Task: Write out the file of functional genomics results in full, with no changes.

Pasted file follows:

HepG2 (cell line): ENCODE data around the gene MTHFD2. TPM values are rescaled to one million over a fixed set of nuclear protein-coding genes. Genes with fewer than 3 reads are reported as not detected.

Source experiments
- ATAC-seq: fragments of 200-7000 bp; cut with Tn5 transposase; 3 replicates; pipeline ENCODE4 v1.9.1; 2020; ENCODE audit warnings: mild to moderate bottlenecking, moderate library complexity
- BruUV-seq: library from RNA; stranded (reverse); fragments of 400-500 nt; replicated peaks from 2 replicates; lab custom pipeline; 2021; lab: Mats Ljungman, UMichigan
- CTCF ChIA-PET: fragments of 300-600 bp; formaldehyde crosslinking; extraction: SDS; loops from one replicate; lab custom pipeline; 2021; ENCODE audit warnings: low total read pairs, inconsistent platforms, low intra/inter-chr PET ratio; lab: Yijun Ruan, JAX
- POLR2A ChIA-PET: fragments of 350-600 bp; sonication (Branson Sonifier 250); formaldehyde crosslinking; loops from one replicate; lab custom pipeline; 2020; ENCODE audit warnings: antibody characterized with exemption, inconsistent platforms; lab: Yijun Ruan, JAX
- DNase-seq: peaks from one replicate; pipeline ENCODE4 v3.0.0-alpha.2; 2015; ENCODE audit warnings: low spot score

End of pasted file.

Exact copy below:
HepG2 (cell line): ENCODE data around the gene MTHFD2. TPM values are rescaled to one million over a fixed set of nuclear protein-coding genes. Genes with fewer than 3 reads are reported as not detected.

Source experiments
- ATAC-seq: fragments of 200-7000 bp; cut with Tn5 transposase; 3 replicates; pipeline ENCODE4 v1.9.1; 2020; ENCODE audit warnings: mild to moderate bottlenecking, moderate library complexity
- BruUV-seq: library from RNA; stranded (reverse); fragments of 400-500 nt; replicated peaks from 2 replicates; lab custom pipeline; 2021; lab: Mats Ljungman, UMichigan
- CTCF ChIA-PET: fragments of 300-600 bp; formaldehyde crosslinking; extraction: SDS; loops from one replicate; lab custom pipeline; 2021; ENCODE audit warnings: low total read pairs, inconsistent platforms, low intra/inter-chr PET ratio; lab: Yijun Ruan, JAX
- POLR2A ChIA-PET: fragments of 350-600 bp; sonication (Branson Sonifier 250); formaldehyde crosslinking; loops from one replicate; lab custom pipeline; 2020; ENCODE audit warnings: antibody characterized with exemption, inconsistent platforms; lab: Yijun Ruan, JAX
- DNase-seq: peaks from one replicate; pipeline ENCODE4 v3.0.0-alpha.2; 2015; ENCODE audit warnings: low spot score